Article Information

Corresponding author: Andreja Trojner Bregar

Article Type : Research Article

Volume : 3

Issue : 9

Received Date : 07 Nov ,2022


Accepted Date : 23 Nov ,2022

Published Date : 30 Nov ,2022


DOI : https://doi.org/10.38207/JCMPHR/2022/NOV030904132

Citation: Lasič M, Lučovnik M, Likar IP, Bregar AT (2022) Risk Factors and Outcomes for Placental Abruption in Different Gestational Age Groups. J Comm Med and Pub Health Rep 3(09): https://doi.org/10.38207/JCMPHR/2022/NOV030904132

Copyright: © 2022 Andreja Trojner Bregar, M.D., Ph.D.,. This is an open-access article distributed under the terms of the Creative Commons Attribution License, which permits unrestricted use, distribution, and reproduction in any medium, provided the original author a
  Risk Factors and Outcomes for Placental Abruption in Different Gestational Age Groups

Mateja Lasič, Miha Lučovnik#, Ivana Paljk Likar, Andreja Trojner Bregar#*

Department of Perinatology, Division of Obstetrics and Gynecology, University Medical Centre Ljubljana, Slovenia

#University of Ljubljana, Faculty of medicine

*Corresponding Author: Andreja Trojner Bregar, M.D., Ph.D., Department of Perinatology, Division of Obstetrics and Gynecology, University Medical Centre Ljubljana, Slovenia

Abstract
Objective:
To examine risk factors for placental abruption in different gestational age groups.
Study design: Data were derived from a national perinatal registry to compare the selected maternal factors and neonatal outcomes associated with placental abruption at gestational age groups < 32, 32 – 36, and >37 weeks.
Results: A total of 1936 abruption cases in singleton pregnancies were available for analysis, including 311 (16.1 %) at < 32 weeks, 457 (23.6 %) at 32 - 36 weeks, and 1168 (60.3 %) at ≥ 37 weeks of gestation. Generally, only preterm rupture of the membranes (none in the very preterm group) and chorioamnionitis (only in the very preterm group) showed a cluster effect in each gestational age group. Perinatal mortality was 4.5 times (95% CI 2.9, 7.1) higher among very preterm abruptions compared to preterm cases and 13-fold (95 % CI 8.2-20.4) compared to term abruptions. Similar trends were observed for the incidence of depressed (Apgar scores < 7 at 5 min) neonates and of admissions to the NICU.
Conclusions: Risk factors for placental abruption are not gestational age-related, whereas perinatal outcomes are.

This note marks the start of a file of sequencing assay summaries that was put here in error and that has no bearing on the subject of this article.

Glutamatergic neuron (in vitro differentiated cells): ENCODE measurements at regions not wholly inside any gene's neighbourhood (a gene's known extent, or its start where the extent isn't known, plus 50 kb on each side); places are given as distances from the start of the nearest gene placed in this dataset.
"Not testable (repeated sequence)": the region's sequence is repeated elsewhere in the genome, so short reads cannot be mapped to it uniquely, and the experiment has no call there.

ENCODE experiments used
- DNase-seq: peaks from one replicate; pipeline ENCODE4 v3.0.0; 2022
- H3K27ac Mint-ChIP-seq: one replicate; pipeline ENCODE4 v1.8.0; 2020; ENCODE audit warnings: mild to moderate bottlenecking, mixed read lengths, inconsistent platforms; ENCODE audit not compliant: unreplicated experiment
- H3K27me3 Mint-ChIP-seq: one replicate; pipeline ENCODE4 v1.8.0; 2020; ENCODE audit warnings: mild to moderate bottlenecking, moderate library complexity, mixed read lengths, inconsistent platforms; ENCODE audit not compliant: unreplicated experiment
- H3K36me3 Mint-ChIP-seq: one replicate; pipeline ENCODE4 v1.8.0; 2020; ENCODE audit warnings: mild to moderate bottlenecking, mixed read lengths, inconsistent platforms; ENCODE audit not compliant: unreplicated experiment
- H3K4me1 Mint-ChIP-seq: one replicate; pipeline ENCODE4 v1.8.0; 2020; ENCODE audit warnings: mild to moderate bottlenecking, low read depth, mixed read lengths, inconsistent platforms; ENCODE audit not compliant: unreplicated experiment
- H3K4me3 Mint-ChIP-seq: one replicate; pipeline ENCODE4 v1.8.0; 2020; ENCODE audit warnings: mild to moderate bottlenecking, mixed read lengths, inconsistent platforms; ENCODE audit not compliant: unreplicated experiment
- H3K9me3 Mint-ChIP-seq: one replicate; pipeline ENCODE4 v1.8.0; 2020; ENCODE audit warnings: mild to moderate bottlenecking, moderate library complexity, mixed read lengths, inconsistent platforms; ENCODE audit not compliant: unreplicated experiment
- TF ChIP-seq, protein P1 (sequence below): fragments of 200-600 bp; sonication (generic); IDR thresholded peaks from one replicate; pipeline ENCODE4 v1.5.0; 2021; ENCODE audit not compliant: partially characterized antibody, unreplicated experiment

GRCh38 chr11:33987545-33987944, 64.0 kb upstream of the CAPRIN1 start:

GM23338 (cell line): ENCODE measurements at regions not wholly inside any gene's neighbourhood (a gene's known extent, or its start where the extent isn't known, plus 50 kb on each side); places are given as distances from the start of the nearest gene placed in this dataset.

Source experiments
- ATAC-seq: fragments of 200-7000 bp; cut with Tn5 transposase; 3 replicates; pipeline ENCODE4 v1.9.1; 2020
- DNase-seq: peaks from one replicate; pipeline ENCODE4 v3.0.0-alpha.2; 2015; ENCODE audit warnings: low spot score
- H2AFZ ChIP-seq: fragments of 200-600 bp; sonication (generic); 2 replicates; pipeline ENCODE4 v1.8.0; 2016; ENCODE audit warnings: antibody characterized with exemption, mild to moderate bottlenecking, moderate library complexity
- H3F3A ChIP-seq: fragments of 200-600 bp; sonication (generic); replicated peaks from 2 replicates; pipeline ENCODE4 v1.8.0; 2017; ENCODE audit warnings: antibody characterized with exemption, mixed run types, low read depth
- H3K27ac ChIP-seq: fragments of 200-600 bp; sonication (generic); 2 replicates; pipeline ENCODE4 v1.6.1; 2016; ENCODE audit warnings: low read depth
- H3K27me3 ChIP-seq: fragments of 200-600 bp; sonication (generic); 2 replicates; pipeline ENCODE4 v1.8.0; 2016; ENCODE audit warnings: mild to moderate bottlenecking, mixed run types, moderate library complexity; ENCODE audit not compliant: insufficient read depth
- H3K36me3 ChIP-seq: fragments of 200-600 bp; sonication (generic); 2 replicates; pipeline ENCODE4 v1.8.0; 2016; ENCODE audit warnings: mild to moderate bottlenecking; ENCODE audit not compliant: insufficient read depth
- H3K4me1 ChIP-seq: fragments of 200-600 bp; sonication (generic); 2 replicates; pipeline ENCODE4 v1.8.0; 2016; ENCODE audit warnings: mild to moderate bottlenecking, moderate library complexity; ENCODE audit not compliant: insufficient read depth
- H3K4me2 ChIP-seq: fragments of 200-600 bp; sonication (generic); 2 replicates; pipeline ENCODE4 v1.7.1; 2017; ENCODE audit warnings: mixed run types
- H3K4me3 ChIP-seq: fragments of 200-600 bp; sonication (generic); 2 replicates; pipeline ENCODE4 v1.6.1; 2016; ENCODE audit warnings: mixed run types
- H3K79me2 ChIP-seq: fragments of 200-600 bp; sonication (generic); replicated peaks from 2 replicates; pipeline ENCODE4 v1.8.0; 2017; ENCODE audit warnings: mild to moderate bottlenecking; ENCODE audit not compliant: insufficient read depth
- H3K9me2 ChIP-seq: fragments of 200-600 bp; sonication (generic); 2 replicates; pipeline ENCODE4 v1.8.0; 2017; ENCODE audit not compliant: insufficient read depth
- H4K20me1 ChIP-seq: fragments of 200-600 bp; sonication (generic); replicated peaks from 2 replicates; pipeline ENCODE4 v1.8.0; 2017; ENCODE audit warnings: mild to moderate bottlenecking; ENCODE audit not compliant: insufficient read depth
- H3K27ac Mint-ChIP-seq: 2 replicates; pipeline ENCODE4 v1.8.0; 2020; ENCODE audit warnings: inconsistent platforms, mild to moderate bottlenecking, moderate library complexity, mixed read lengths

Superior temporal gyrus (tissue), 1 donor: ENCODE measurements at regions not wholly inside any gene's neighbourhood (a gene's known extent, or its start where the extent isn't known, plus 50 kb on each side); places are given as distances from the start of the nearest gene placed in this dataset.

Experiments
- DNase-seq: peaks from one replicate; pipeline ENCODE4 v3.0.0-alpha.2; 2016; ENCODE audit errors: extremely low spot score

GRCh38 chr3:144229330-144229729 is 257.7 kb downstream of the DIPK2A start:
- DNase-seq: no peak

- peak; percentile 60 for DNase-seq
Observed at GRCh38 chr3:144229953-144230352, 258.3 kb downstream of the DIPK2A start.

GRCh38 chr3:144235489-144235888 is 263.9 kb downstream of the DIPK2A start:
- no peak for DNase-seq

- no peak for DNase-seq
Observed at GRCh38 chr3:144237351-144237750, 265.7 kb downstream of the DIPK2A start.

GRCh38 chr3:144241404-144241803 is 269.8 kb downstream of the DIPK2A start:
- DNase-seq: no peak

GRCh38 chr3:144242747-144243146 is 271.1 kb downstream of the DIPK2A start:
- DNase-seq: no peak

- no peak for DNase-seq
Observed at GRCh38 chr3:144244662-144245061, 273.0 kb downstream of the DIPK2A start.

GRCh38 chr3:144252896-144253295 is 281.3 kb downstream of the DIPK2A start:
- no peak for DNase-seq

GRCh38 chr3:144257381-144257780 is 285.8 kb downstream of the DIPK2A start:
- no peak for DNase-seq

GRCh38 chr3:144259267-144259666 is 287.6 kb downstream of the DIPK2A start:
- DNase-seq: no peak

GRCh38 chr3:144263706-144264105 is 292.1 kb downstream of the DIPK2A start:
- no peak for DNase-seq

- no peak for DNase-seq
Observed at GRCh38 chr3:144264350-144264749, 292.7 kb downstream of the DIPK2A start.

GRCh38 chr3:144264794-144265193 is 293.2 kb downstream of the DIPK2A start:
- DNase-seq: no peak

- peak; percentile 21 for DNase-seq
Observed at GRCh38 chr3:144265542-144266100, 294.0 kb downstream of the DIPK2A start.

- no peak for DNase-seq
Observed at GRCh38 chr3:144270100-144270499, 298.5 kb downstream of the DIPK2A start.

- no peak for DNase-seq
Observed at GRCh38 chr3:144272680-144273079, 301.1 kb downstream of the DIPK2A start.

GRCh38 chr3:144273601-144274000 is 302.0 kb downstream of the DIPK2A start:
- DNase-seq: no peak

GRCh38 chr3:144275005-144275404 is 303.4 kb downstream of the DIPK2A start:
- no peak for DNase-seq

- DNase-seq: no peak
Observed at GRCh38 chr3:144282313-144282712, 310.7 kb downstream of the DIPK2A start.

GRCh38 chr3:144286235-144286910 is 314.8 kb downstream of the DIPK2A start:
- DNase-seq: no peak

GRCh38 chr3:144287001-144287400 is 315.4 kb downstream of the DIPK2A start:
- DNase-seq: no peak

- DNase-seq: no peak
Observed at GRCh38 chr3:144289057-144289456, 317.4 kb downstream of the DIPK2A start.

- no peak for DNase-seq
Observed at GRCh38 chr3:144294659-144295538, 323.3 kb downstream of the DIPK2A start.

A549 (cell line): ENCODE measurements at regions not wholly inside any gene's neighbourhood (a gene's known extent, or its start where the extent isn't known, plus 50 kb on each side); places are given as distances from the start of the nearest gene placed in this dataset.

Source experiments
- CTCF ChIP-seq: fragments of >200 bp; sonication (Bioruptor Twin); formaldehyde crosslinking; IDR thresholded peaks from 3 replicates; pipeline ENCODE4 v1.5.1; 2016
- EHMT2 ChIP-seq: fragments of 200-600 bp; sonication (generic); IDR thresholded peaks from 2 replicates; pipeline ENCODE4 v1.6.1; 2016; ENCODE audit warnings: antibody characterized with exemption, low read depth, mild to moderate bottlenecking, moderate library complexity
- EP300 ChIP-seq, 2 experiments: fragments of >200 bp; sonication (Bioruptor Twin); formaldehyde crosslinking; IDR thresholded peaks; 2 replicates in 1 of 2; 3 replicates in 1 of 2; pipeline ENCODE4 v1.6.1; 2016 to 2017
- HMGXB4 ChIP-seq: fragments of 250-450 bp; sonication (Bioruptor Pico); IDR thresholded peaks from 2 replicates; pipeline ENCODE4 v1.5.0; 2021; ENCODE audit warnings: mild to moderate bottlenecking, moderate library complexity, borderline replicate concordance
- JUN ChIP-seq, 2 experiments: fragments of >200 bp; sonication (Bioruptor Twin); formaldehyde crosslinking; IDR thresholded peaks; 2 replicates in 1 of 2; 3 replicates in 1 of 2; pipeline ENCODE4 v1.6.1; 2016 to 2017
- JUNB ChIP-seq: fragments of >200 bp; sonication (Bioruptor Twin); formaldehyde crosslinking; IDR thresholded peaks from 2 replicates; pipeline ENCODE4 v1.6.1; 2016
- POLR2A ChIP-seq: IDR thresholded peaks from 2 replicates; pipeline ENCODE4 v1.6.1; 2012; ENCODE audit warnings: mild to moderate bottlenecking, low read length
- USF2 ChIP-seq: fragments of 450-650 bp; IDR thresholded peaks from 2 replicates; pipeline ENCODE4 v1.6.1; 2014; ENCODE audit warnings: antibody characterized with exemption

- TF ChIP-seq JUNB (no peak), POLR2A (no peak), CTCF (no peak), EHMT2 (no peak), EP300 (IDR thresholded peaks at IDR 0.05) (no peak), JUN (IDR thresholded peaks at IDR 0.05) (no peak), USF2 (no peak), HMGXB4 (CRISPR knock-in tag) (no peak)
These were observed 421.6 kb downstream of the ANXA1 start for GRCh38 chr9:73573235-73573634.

Keywords: placental abruption, risk factors, neonatal outcomes, gestational age groups

Introduction
Placental abruption, defined as premature separation of the placenta from the uterine wall, is still an unpredictable and mostly unpreventable pregnancy complication and, as such, one of the important causes of maternal morbidity and perinatal mortality. Roughly 0.4 – 1 % of pregnancies are complicated by placental abruption, and this incidence is lower in Nordic countries (0.38 - 0.51%) compared with the USA (0.6 - 1.0 %) [1]. The exact cause of abruption is not entirely clear, but several risk factors appear to be associated with this complication. These factors include older maternal age, history of the previous abruption, multiple pregnancies, Hypertensive disorders, diabetes, thrombophilia, uterine malformations, trauma, cigarette smoking, drug abuse, polyhydramnios, premature rupture of membranes and chorioamnionitis [2-7].

Many studies have examined the impact of an individual risk factor on placental abruption; however, data are still being determined as to whether any of the individual elements are more common in a particular gestational age group. We sought to evaluate a large population-based dataset to identify such risk factors.

Materials and Methods
We analyzed data from the Slovenian National Perinatal Information System (NPIS), which registers all deliveries ≥ 22 weeks' gestation or when the neonate weighs 500 g or more. Registration is mandatory by law, and more than 140 variables are entered immediately postpartum into a computerized database. Our study population comprised singleton pregnancies delivered during the period 2002 to 2016.

We evaluated the following variables: maternal age, parity, maternal body mass index (BMI), pregestational/ gestational diabetes mellitus (DM), hypertensive disorders, smoking, polyhydramnios, premature rupture of the membrane, chorioamnionitis, mode of delivery, birth weight, Apgar score < 7 at 5 min, perinatal mortality (stillbirths plus early neonatal deaths until 28 days postpartum) and admission to the neonatal intensive care unit (NICU).

BMI was defined as the individual's body mass divided by the square of height (kg/m2). The pregravid BMI was categorized according to the Institute of Medicine criteria [8] as underweight (< 18.5 kg/m2), average (18.5 - 24.9 kg/m2), overweight (25 - 29.9 kg/m2), and obese (≥ 30 kg/m2). Chronic hypertension was defined as hypertension before pregnancy or before 20 weeks gestation, gestational hypertension is defined as hypertension diagnosed after 20 weeks gestation, and preeclampsia was defined according to the American College of Obstetricians and Gynecologists [9]. Until 2012, gestational DM was analyzed by the two-step approach, and since 2012, gestational DM has been diagnosed by the 75-g OGTT. Chorioamnionitis was interpreted by the key findings, which include fever, uterine tenderness, maternal tachycardia (> 100/min), fetal tachycardia (> 160/min), and purulent or foul-smelling amniotic fluid [10].